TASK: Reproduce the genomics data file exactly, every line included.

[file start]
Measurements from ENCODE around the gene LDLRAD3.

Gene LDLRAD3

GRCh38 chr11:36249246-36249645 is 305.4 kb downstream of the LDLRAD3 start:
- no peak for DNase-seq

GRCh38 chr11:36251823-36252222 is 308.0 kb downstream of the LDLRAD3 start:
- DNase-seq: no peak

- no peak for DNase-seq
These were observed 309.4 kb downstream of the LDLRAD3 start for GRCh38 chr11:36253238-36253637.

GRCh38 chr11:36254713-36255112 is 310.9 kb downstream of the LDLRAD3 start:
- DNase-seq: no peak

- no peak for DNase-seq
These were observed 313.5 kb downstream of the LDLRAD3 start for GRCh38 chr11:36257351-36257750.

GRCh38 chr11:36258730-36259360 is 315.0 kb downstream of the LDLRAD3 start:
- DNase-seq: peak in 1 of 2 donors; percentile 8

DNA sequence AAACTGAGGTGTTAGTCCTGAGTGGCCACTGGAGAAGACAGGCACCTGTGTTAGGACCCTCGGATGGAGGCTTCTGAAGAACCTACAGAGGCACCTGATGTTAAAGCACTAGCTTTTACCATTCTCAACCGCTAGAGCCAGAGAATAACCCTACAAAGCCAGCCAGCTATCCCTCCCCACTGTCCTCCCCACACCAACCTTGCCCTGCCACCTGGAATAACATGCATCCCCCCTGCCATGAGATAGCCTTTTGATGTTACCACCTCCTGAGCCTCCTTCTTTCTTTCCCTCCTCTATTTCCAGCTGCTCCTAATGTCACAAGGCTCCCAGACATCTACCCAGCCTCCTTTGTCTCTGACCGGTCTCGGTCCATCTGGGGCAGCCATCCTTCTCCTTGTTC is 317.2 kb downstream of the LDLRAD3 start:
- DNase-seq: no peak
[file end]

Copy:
Measurements from ENCODE around the gene LDLRAD3.

Gene LDLRAD3

GRCh38 chr11:36249246-36249645 is 305.4 kb downstream of the LDLRAD3 start:
- no peak for DNase-seq

GRCh38 chr11:36251823-36252222 is 308.0 kb downstream of the LDLRAD3 start:
- DNase-seq: no peak

- no peak for DNase-seq
These were observed 309.4 kb downstream of the LDLRAD3 start for GRCh38 chr11:36253238-36253637.

GRCh38 chr11:36254713-36255112 is 310.9 kb downstream of the LDLRAD3 start:
- DNase-seq: no peak

- no peak for DNase-seq
These were observed 313.5 kb downstream of the LDLRAD3 start for GRCh38 chr11:36257351-36257750.

GRCh38 chr11:36258730-36259360 is 315.0 kb downstream of the LDLRAD3 start:
- DNase-seq: peak in 1 of 2 donors; percentile 8

DNA sequence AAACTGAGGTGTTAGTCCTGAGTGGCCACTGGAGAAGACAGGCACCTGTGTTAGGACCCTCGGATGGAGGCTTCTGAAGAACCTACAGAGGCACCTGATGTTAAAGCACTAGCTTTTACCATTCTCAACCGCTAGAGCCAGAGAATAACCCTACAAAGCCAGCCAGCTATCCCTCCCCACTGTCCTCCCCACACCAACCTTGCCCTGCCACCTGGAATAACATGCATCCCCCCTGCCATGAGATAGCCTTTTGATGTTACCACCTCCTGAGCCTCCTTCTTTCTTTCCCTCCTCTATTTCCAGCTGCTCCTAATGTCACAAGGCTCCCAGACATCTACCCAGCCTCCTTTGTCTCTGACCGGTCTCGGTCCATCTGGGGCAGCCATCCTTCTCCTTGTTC is 317.2 kb downstream of the LDLRAD3 start:
- DNase-seq: no peak